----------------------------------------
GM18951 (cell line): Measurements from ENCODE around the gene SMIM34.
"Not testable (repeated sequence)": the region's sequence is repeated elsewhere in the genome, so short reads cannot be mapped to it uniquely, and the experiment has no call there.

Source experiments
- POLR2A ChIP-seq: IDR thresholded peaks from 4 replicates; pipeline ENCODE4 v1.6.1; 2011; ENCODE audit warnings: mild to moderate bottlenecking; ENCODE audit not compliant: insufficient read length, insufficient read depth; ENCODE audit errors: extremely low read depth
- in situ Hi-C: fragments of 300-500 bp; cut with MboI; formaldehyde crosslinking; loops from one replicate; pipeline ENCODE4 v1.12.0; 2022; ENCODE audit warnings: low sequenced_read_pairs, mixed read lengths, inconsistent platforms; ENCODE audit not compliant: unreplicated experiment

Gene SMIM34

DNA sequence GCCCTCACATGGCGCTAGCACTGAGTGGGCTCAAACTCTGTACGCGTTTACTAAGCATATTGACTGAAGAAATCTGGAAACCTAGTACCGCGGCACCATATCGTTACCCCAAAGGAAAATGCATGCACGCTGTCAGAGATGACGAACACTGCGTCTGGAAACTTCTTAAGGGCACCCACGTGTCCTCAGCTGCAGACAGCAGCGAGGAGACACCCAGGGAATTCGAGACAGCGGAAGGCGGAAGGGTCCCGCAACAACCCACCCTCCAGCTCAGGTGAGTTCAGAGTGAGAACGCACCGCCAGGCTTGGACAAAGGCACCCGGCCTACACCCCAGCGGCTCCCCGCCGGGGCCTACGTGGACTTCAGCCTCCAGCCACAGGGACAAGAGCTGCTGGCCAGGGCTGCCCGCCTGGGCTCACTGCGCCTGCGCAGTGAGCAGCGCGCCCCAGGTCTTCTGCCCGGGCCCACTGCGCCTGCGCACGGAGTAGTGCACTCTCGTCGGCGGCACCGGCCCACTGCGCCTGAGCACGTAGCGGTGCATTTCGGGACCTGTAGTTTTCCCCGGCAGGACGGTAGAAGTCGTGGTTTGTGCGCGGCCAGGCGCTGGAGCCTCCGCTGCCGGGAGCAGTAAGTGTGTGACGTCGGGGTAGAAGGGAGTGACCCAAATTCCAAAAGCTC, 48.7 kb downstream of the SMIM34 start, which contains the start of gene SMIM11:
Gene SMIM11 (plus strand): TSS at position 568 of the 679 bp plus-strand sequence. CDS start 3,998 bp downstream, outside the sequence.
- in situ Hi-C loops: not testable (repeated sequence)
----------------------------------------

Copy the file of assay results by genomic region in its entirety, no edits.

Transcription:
GM18951 (cell line): Measurements from ENCODE around the gene SMIM34.
"Not testable (repeated sequence)": the region's sequence is repeated elsewhere in the genome, so short reads cannot be mapped to it uniquely, and the experiment has no call there.

Source experiments
- POLR2A ChIP-seq: IDR thresholded peaks from 4 replicates; pipeline ENCODE4 v1.6.1; 2011; ENCODE audit warnings: mild to moderate bottlenecking; ENCODE audit not compliant: insufficient read length, insufficient read depth; ENCODE audit errors: extremely low read depth
- in situ Hi-C: fragments of 300-500 bp; cut with MboI; formaldehyde crosslinking; loops from one replicate; pipeline ENCODE4 v1.12.0; 2022; ENCODE audit warnings: low sequenced_read_pairs, mixed read lengths, inconsistent platforms; ENCODE audit not compliant: unreplicated experiment

Gene SMIM34

DNA sequence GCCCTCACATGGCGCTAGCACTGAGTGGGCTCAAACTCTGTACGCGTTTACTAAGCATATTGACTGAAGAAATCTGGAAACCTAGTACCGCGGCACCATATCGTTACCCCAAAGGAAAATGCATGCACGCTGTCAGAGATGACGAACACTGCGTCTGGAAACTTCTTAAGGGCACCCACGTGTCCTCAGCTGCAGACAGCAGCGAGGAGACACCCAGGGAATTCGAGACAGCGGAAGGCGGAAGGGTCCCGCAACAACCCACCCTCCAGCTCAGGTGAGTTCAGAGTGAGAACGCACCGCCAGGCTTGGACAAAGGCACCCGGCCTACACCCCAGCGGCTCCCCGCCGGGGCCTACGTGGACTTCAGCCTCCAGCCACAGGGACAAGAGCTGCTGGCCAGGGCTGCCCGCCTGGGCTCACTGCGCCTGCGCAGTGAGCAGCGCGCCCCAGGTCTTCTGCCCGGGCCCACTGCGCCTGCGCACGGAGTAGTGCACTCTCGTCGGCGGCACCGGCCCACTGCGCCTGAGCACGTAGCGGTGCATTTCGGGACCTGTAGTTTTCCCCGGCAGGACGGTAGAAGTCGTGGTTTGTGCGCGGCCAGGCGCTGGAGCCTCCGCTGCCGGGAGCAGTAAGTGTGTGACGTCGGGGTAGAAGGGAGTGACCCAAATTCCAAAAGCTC, 48.7 kb downstream of the SMIM34 start, which contains the start of gene SMIM11:
Gene SMIM11 (plus strand): TSS at position 568 of the 679 bp plus-strand sequence. CDS start 3,998 bp downstream, outside the sequence.
- in situ Hi-C loops: not testable (repeated sequence)